Detective Supritendent Charlie McMurdie, the head of the Metropolitan Police’s e-crime unit, said that cyber crimes cost the UK economy an estimated £27 billion a year and was not ‘victimless’. She pointed out that fraudsters and robbers get longer sentences than cyber criminals.
According to BDO’s Fraudtrack report The threshold for reported cyber crime is around £50k, and therefore a number of crimes do not form part of this statistic. Businesses are still reluctant to report cyber crime for fears of ‘bad press’ and poor customer relations.
“Sentencing is still an issue. Some of these people have made millions and if it was fraud or robbery they would get eight or 10 years but they get less because it’s cyber crime,” the BBC quoted McMurdie, as saying.
Her comments come after the FBI busted an Estonian gang who infected four million computers in 100 countries with code redirecting users to online ads, allegedly making them $14 million.
She pointed to a number of successes in recent years, including Operation Lath and Operation Pagode, which had resulted in several people being convicted in British courts.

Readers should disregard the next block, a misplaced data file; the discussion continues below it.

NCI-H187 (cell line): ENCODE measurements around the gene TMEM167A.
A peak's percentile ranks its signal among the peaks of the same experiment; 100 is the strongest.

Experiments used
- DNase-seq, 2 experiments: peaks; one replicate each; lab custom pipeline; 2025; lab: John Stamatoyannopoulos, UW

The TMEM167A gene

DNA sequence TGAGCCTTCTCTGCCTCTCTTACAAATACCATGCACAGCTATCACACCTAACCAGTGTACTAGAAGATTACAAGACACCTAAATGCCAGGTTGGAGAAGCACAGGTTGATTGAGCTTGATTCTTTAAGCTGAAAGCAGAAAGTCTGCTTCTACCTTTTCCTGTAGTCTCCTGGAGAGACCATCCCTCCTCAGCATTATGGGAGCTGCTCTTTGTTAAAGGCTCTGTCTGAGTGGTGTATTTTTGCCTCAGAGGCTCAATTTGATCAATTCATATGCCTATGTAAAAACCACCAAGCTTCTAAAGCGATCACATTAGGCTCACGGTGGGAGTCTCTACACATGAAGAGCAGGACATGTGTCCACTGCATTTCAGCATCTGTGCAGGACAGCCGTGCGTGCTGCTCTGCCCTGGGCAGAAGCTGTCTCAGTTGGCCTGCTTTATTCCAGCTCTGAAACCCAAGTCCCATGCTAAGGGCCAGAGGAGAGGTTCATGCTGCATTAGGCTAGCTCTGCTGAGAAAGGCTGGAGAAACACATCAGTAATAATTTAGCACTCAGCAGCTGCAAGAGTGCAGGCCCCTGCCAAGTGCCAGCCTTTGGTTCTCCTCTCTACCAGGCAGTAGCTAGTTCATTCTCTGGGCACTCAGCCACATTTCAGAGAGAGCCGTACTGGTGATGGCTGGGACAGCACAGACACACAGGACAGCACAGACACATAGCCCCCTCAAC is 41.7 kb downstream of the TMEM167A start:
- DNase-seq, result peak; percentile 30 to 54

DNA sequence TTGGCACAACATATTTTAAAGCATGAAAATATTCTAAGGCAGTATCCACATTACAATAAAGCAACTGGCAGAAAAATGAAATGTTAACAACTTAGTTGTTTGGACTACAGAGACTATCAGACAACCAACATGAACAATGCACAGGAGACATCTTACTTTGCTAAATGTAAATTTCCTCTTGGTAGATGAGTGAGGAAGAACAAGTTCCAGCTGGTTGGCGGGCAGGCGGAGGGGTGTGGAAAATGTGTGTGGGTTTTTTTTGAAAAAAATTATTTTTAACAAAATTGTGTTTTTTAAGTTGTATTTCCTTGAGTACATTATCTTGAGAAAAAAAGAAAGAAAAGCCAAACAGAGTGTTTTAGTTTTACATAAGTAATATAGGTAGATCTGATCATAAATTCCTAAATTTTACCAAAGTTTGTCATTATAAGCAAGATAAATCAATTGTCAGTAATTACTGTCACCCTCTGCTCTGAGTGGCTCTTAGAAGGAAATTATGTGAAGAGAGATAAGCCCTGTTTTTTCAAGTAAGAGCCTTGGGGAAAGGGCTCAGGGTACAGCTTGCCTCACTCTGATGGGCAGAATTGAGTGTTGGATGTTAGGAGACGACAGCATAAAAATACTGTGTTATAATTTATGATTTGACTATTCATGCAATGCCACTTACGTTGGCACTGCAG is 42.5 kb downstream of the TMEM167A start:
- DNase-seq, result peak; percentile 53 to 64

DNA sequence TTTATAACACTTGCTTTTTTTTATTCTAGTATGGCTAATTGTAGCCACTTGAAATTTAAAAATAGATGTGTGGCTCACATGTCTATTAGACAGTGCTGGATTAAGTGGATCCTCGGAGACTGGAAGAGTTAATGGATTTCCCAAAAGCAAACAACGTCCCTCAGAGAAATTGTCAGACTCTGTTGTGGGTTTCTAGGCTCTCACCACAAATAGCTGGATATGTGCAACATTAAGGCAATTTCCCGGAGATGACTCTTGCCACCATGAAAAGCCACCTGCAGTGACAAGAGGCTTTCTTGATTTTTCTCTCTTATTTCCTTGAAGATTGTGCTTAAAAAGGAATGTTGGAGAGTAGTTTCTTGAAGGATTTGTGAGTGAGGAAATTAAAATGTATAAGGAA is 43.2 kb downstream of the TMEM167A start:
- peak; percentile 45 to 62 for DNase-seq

McMurdie said Operation Pagode centred around a criminal ‘cyber supermarket’ website where up to 8,000 people exchanged information about stolen credit cards, and bomb-making and drug-making kits.
But she pointed out that the culprits’ sentences of four years and eight months did not reflect the severity of the crime.
“Sentencing powers are sufficient but it’s the appreciation of the harm these individuals are causing that is lacking,” McMurdie said.
“In total some of these cases involve £5 or £6 million. People think there are no victims, no-one loses out because individuals get their money back from the banks. But it’s a loss to the UK economy and a gain for that criminal organization,” she added.